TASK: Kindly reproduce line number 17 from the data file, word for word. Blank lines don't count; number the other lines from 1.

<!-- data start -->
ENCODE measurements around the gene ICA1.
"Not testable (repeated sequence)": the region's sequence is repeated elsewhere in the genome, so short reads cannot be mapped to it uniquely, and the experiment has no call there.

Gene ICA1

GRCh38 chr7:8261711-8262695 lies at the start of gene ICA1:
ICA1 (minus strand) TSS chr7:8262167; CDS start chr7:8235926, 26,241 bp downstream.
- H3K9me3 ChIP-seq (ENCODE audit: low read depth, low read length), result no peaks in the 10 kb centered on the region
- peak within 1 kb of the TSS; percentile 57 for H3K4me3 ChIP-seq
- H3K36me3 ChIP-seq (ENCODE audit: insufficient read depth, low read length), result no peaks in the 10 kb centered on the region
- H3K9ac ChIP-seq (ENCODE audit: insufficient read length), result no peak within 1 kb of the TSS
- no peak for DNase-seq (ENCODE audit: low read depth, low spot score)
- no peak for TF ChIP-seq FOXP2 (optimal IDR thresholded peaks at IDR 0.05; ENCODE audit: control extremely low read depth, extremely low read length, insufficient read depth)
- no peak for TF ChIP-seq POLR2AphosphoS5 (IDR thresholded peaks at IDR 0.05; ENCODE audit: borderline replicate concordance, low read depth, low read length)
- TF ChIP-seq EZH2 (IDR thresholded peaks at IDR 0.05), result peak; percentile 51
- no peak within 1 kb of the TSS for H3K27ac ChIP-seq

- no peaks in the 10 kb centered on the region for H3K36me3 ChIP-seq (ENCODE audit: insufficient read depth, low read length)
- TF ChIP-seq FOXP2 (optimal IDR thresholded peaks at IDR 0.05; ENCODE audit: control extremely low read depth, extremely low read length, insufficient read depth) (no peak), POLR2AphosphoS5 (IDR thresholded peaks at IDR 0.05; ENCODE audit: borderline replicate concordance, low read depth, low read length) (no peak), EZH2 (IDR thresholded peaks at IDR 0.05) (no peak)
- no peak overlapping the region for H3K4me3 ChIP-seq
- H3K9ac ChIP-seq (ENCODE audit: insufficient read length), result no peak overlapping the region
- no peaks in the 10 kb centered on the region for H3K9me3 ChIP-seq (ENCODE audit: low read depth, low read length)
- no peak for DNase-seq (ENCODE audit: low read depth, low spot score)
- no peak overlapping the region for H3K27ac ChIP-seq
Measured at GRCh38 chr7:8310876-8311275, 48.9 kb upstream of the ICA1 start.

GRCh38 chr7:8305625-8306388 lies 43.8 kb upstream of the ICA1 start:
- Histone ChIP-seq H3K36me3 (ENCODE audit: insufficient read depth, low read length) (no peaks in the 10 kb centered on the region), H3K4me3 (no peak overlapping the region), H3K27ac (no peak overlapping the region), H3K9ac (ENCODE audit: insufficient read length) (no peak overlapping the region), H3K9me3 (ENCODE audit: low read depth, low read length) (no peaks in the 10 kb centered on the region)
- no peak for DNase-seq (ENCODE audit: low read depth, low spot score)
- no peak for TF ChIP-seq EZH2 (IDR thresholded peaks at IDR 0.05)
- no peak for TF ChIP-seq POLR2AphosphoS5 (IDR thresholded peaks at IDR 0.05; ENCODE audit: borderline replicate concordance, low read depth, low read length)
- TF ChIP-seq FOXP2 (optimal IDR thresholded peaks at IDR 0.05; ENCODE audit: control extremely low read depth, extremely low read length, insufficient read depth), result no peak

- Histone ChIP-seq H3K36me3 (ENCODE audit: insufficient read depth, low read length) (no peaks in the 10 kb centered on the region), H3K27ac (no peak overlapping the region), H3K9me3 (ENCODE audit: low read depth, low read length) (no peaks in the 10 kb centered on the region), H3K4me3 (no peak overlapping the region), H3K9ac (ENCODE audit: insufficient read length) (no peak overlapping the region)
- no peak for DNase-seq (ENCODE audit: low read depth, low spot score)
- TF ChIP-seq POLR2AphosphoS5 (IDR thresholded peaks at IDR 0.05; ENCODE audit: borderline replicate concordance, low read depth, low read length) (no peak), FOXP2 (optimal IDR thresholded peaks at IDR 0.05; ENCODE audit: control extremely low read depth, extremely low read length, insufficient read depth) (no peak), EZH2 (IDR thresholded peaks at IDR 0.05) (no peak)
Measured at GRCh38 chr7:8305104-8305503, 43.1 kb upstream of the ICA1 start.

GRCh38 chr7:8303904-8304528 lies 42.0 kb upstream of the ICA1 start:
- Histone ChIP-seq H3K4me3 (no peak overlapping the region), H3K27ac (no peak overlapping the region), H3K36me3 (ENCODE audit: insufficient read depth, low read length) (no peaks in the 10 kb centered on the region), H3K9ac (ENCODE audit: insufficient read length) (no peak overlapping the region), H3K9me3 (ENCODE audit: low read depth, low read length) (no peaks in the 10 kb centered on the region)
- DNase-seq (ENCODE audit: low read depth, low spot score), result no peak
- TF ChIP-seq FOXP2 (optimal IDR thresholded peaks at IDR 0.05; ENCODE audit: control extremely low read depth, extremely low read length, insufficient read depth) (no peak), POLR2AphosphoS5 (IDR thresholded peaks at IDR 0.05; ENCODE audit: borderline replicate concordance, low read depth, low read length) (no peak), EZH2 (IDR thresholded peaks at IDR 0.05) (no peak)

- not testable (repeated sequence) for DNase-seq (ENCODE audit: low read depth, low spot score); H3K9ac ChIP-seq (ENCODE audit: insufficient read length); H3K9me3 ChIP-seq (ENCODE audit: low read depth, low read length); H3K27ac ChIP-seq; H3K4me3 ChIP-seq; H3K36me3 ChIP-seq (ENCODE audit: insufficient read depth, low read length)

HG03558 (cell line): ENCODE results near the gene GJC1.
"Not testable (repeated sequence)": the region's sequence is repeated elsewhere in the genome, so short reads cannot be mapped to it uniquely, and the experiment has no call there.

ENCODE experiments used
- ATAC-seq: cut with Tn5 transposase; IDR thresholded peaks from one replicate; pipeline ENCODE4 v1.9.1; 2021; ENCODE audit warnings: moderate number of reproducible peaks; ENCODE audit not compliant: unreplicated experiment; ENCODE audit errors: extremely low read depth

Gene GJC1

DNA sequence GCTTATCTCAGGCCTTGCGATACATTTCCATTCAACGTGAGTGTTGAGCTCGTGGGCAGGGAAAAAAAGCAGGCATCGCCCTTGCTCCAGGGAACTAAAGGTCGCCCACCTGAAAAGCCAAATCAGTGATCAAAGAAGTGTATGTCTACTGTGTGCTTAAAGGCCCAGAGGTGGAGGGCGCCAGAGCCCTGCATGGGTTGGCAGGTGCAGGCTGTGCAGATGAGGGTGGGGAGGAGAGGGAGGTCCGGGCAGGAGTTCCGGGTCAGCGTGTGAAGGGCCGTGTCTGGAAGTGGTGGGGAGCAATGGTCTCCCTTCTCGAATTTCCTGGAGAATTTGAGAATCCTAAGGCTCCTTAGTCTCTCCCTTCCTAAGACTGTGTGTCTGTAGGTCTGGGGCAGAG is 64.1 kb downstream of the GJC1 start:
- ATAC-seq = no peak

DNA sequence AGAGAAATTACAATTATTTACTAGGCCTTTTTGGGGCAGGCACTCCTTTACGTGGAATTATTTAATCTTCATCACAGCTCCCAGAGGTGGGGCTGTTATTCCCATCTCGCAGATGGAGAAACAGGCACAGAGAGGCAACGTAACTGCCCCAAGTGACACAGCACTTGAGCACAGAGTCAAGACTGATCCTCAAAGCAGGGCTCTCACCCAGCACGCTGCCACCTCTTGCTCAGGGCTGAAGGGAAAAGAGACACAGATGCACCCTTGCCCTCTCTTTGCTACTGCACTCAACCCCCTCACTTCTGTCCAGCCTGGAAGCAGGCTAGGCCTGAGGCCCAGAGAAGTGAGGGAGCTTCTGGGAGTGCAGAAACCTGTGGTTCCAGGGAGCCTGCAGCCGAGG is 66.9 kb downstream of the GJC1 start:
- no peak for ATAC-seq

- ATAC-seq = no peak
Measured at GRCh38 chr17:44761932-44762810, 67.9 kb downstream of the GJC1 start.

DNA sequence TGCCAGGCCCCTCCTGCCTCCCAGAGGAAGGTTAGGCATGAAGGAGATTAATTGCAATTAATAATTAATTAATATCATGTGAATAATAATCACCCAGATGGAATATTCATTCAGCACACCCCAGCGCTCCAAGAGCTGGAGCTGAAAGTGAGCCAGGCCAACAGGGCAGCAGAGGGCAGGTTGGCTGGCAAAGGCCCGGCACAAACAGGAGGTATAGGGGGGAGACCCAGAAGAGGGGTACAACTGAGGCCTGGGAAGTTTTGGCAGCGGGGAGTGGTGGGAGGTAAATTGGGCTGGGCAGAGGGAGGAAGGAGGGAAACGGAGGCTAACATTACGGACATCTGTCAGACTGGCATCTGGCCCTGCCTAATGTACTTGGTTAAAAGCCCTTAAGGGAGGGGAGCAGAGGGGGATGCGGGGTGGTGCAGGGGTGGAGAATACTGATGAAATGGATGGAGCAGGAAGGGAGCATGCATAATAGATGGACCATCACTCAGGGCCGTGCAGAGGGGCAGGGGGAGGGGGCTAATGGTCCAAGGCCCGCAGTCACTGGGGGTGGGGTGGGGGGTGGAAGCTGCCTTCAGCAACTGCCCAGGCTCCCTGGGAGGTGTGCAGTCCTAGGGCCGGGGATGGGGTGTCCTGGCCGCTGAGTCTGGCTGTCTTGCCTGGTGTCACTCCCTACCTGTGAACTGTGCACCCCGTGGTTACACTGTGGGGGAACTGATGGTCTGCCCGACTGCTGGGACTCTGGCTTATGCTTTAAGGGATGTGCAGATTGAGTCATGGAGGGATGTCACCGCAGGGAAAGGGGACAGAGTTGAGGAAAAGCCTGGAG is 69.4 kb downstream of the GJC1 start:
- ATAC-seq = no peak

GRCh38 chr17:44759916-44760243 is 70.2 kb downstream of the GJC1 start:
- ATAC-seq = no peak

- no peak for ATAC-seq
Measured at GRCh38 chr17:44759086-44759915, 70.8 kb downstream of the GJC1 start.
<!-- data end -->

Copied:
- no peak overlapping the region for H3K4me3 ChIP-seq